THE GOVERNMENT is set to tighten the law to tackle growing concern over the number of vets who have been accused of causing unnecessary suffering during treatment.
Campaigners claim that hundreds of pets are dying every year for want of adequate treatment. The Royal College of Veterinary Surgeons, the profession's ruling body, has been accused of tolerating the situation. Ministers want to tighten disciplinary procedures and root out such vets.
The changes will include appointing more lay people to the RCVSs 12-member disciplinary body and give pet owners a right to appear at appeal hearings, according to a senior official at the Department for the Environment, Food and Rural Affairs.
The unnamed official said: "We feel that there is a case for updating the procedures. The Veterinary Surgeons Act dates from 1966 and is in need of reform."
A Government consultation will begin later this month and the legislation will be introduced "any time from the end of next year", the official added.
The Royal College, founded in 1844, received 750 complaints from animal owners last year. More than half of them alleged inadequate care.
The 20,700-member colleges Disciplinary Committee "directed" that five vets be struck off, but one of them was reinstated on appeal and two other appeals are pending. The college said that all complaints had been investigated "fully and fairly".
Recent cases include a West Midlands vet given two years' probation for discharging a Springer Spaniel unable to walk after surgery, and a vet who failed to complete a sterilisation operation on a cat yet still sought payment. The vet was given a two-year probation period. Critics say the college's failure to act firmly in these and similar cases represents a medical failure on the scale of the recent scandals in human health care.
Owners who bring complaints to the college have found it disdainful of laymen and "institutionally favourable" to accused vets.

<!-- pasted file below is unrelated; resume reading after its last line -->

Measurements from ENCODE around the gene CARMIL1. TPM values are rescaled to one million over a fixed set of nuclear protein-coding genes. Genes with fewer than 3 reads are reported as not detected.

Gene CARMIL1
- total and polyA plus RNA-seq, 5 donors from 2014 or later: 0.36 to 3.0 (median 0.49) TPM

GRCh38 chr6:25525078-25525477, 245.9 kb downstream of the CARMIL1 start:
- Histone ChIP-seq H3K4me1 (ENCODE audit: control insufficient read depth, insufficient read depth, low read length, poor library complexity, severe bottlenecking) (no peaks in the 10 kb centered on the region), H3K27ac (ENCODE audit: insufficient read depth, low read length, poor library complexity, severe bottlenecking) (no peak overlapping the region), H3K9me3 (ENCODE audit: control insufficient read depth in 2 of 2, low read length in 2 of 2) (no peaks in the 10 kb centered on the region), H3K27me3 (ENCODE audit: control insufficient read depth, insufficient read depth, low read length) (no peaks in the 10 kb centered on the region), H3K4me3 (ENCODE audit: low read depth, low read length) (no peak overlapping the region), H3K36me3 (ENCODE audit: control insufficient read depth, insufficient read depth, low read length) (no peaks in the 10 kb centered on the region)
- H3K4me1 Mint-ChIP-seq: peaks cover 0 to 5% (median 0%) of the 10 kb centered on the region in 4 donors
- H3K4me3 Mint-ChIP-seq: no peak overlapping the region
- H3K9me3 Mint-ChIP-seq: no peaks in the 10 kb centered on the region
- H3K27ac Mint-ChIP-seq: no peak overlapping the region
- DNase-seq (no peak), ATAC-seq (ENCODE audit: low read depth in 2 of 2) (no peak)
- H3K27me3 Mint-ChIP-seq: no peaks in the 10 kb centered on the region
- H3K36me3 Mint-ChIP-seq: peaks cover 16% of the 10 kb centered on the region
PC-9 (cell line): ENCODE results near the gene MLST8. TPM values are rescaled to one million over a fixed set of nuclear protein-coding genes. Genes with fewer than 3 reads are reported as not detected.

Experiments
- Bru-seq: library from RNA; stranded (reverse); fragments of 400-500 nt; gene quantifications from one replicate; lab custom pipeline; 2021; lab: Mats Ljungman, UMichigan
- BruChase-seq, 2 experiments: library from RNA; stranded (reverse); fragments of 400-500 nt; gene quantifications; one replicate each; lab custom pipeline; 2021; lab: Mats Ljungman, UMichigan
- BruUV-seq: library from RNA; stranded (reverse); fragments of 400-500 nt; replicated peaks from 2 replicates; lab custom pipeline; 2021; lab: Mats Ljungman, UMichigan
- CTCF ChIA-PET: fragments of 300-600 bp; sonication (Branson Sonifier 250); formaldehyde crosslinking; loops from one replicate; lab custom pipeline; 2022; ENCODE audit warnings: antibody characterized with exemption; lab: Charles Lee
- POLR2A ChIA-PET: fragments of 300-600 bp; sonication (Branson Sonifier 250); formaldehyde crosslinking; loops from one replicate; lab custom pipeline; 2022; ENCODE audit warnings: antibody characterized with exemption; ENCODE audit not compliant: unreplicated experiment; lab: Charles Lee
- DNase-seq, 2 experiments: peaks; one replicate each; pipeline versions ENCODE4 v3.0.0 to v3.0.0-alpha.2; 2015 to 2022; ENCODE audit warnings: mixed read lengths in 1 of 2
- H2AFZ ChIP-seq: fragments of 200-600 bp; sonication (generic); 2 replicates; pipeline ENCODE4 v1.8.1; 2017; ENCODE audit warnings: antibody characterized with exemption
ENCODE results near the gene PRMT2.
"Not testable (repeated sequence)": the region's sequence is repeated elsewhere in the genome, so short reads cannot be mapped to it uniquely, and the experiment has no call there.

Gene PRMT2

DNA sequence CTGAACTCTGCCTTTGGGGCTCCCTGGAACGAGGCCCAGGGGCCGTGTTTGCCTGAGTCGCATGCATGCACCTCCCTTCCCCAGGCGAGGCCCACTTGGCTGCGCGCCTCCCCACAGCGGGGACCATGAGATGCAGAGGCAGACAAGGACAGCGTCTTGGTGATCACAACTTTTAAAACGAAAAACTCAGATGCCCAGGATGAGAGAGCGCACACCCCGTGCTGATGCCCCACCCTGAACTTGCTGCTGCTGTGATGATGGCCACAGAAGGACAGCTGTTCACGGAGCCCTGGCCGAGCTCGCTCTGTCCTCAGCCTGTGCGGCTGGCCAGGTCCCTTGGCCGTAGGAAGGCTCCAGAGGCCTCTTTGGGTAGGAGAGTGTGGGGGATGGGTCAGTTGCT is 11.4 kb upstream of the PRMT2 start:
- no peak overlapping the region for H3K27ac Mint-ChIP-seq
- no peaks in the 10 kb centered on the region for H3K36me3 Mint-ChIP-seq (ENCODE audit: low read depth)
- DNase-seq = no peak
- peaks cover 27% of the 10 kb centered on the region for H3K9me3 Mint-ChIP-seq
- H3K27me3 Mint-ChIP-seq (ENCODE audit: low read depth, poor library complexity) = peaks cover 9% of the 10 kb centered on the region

Angry owners have formed a 4,000-strong group to lobby for change and are calling for an
independent ombudsman to deal with complaints. They have sent a 4,157-signature petition to the Queen, a well-known animal lover, asking for support.
"Vets rely on the dumb good nature of their patients," said Janet Mahoney, a founder of the action group. "The animals can't speak, of course. So some vets get away with terrible neglect." She says the action group has 4,000 supporters. "We have had to stop taking personal testimonies because the stories were too horrific."
Next year the Government is expected to bring a veterinary surgeons Bill to Parliament, reforming the 1966 Act that currently legislates for animal care.
Elliot Morley, a minister at the Department of Environment, Food and Regional Affairs, met the anti-RCVS protesters in May. Meanwhile, David Lidington, shadow environment secretary, indicated that the Conservatives would press for greater rights for pet owners.
"For this number of people to be protesting suggests that there are real grievances that need to be addressed," he said.
Avril Critchley, a pet owner from Sheffield, said: "Most vets work tirelessly for the animals placed in their care. They should not have their reputations tarnished by bad vets who are shielded by a weak system. The college has shown that it is incapable of disciplining its members. Its powers should be removed."
Mrs Critchley, 68, a retired head teacher from Sheffield, has raised the issue personally with David Blunkett, the Home Secretary, who has a guide dog. "He must understand the sorrow of losing an animal from ill health or old age. When the loss occurs through the negligence or incompetence of a vet, it is unbearable. Vet cruelty causes terrible distress not just for animals but also for bereaved owners."